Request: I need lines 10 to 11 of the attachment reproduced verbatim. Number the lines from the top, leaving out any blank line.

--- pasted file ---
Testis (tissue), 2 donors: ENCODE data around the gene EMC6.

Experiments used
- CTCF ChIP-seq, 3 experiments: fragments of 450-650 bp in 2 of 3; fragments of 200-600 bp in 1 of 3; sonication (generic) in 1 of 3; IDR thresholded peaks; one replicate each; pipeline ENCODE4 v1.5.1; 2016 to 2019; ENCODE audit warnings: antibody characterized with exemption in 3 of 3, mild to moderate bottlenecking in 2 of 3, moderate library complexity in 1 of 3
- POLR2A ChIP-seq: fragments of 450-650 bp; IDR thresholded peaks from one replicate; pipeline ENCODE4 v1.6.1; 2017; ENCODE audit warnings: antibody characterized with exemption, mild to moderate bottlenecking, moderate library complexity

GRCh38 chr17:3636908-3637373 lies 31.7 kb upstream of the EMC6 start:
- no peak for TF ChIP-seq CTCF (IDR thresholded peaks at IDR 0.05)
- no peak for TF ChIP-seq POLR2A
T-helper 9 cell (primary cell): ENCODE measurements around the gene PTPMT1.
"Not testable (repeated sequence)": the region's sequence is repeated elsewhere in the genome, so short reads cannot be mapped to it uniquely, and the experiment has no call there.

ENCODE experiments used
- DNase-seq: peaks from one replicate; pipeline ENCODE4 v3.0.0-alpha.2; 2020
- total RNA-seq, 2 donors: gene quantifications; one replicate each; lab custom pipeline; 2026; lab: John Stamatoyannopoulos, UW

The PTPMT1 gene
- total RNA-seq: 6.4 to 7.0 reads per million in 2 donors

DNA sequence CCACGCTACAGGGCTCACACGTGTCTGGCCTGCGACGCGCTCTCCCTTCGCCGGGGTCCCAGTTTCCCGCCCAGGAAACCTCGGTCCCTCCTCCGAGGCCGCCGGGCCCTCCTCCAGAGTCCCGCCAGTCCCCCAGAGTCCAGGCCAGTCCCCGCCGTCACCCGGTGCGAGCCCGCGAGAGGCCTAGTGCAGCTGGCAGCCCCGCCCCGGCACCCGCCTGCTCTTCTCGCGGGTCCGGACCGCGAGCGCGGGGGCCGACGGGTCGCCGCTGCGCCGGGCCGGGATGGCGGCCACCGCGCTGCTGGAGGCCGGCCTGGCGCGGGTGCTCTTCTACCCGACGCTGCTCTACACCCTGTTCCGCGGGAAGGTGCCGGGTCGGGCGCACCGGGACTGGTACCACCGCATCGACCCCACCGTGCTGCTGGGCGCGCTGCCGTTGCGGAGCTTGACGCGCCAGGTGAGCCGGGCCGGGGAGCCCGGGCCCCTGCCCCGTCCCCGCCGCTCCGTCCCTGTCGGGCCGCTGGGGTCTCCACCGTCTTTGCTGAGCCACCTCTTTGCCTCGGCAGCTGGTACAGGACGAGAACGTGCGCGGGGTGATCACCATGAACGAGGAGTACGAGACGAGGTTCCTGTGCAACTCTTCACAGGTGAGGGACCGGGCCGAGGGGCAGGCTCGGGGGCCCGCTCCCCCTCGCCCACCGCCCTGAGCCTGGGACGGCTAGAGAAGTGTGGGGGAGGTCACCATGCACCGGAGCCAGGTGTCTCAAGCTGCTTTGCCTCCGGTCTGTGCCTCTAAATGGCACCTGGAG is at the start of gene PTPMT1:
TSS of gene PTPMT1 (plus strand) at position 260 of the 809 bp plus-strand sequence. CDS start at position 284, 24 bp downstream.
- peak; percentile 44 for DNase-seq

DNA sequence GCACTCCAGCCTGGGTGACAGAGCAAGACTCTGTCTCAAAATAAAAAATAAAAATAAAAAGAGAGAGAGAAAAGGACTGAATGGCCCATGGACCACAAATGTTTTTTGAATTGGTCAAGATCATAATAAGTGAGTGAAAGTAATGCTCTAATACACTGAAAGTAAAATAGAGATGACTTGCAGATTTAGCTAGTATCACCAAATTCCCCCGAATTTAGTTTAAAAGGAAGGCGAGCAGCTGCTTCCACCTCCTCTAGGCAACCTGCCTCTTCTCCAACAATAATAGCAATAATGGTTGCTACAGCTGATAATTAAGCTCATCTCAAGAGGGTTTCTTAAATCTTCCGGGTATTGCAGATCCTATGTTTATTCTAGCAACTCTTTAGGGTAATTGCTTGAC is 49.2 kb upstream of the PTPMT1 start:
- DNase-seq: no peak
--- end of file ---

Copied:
ENCODE experiments used
- DNase-seq: peaks from one replicate; pipeline ENCODE4 v3.0.0-alpha.2; 2020